We can’t expect a white woman to intimately understand some of the challenges that black women face relative to beauty, but we can hold large beauty companies accountable for hiring black women who are intimately familiar with these challenges.
Becoming more aware of the disparities within the beauty industry helped me let go of my unhealthy desire to have long, straight hair. I had to ask myself what longer and straighter hair meant to me. Why had I gone to such great lengths to get it?
It was simple. I wanted to be seen as beautiful and desirable according to a standard of beauty that wasn’t designed for me.
Over the years, I’ve replaced the products that didn’t work for me with smaller lines designed to address black women’s needs.
I invite you to take a look and make this list your own.
Known as the “melanin experts,” this brand is an absolute skin care powerhouse and one of my personal favorites. With a diverse group of aestheticians behind its product development, Urban Skin has gone the extra mile in addressing black women’s skin care needs.
From their super brightening serum which gives my skin an illuminating glow to their even tone night treatment that does an amazing job smoothing my skin tone and correcting areas of hyperpigmentation, I love it all!
I fell in love with this little gem after receiving it as a gift. This lip scrub is incredibly soothing and always leaves my lips feeling super soft and supple.
Made for all skin types and with all-natural ingredients such as shea butter, jojoba oil, and Indian peppermint oil, I even feel comfortable using it on my 2-year-old daughter.
I was also attracted to the diversity in their advertising. Even their glowing reviews are from ethnically diverse groups of women!
Mielle has been a favorite of mine for over 5 years and was one of the first products that I used when I decided to go natural.
I absolutely love their Brazilian Curly Cocktail and their Rosemary Mint lines. Created by a black woman, their products always meet the mark for black women’s hair care needs regardless of type or texture.
Founded by sisters Whitney and Taffeta White, this product has stood by my side through thick and thin — literally. These sisters get it!
This amazing hair care line was a response to their frustration with limited options for black hair care, and they nailed it. I absolutely love their products, especially their elongating style cream and leave-in conditioner.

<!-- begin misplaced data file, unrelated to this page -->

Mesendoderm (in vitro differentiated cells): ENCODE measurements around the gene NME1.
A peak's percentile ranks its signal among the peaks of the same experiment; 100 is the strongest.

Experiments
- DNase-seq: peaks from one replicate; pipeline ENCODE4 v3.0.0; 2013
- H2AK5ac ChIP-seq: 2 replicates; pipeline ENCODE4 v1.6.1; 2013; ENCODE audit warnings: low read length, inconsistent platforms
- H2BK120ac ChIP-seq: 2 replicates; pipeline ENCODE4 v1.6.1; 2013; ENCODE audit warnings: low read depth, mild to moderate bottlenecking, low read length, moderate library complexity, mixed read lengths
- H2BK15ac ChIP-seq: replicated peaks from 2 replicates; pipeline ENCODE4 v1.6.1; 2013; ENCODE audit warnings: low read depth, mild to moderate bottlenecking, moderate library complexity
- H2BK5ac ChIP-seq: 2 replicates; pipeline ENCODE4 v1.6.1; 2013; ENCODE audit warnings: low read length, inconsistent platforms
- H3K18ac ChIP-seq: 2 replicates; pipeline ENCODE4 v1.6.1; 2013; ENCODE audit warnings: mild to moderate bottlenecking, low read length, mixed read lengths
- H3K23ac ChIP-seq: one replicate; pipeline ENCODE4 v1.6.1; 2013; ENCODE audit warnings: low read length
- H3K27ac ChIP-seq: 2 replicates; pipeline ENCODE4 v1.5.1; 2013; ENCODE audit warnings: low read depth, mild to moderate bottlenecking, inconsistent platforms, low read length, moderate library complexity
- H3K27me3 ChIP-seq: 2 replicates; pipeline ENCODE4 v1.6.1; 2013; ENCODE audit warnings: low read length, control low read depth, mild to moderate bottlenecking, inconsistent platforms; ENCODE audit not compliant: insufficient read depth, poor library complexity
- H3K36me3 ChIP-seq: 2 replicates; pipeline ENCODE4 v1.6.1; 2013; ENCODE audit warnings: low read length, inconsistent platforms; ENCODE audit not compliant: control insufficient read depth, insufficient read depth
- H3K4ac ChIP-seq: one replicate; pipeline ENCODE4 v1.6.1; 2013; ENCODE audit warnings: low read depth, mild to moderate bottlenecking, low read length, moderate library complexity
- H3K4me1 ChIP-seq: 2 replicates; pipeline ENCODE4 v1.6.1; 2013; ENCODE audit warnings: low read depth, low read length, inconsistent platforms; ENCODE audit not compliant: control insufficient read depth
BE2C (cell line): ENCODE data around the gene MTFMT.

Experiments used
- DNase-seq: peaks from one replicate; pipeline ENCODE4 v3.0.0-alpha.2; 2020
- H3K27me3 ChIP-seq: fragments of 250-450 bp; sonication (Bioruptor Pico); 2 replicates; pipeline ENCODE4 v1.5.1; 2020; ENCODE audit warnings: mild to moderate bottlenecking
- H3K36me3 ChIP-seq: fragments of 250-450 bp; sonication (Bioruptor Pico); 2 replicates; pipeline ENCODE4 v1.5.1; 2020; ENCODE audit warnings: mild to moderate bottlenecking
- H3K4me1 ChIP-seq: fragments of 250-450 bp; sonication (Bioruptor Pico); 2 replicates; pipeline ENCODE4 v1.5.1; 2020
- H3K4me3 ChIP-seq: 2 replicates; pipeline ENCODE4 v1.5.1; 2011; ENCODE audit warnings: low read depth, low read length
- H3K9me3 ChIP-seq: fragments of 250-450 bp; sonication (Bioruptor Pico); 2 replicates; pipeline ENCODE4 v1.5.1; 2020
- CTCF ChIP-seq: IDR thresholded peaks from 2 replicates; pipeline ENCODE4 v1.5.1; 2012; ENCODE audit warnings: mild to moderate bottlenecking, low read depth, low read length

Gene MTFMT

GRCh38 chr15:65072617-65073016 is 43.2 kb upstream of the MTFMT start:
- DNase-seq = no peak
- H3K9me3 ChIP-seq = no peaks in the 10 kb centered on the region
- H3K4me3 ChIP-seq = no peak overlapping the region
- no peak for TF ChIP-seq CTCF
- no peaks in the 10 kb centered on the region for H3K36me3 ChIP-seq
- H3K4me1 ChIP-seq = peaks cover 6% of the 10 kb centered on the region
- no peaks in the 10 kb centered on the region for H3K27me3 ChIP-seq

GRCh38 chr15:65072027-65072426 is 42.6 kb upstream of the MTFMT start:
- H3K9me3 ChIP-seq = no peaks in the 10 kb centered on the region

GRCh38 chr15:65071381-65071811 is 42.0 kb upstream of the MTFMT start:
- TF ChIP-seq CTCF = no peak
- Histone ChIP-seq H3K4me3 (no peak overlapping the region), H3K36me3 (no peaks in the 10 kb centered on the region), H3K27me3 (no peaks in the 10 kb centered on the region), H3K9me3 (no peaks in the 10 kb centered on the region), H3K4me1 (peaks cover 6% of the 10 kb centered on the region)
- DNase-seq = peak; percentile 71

This gender-neutral hair care line is for all curl patterns and textures. One important thing to note is that most of their products are designed specifically for natural and curly hair.
Nearly everyone has heard about Fenty Beauty. Many have tried it and love it. Fenty Beauty has the most diverse foundation shade range I’ve seen.
Believe it or not, I found my shade online! Risky, I know, but that’s just how good Fenty is.
I haven’t used this product, but nearly all of my friends of color recommend it for all skin types and tones.
Uoma foundation comes in almost as wide a range of shades as Fenty Beauty does and is designed specifically for oily and combination skin (right up my alley!). I also like that they use natural ingredients such as tomato and berry extract to brighten dull skin.
Hue Noir was started by a black female chemist and is run by all women of color who understand the diverse needs of black skin. Their lip butters are highly recommended and their products are affordably priced.
Although the recent push toward more inclusive beauty trends has been an excellent start, there’s still quite a bit of work that needs to be done to empower people of color.
In many cases, the term “inclusive” is being used as a buzzword in the beauty industry to drive sales. Often, there’s very little follow through.
Big beauty companies need to walk the walk by integrating ethnically and racially diverse models in their campaigns. To develop truly inclusive products, they need to hire key executive decision-makers who are black.
Beauty journalists also need to take responsibility for the promotion of inclusion, equity, and diverse representation in the beauty industry.
Until this happens, beauty trends will not only continue to disempower black women, but they’ll continue to oppress us as well.
In the meantime, black women don’t have to accept not being seen. We can create our own standards of beauty that reflect and celebrate our authentic and unique differences by supporting the brands that truly see us.
Dr. Maia Niguel Hoskin is a Los Angeles-based freelance writer, college professor of graduate level counseling, public speaker, and therapist. She has written on issues related to structural racism and bias, women’s issues, oppression, and mental health in both scholarly and non-scholarly publications such as Vox.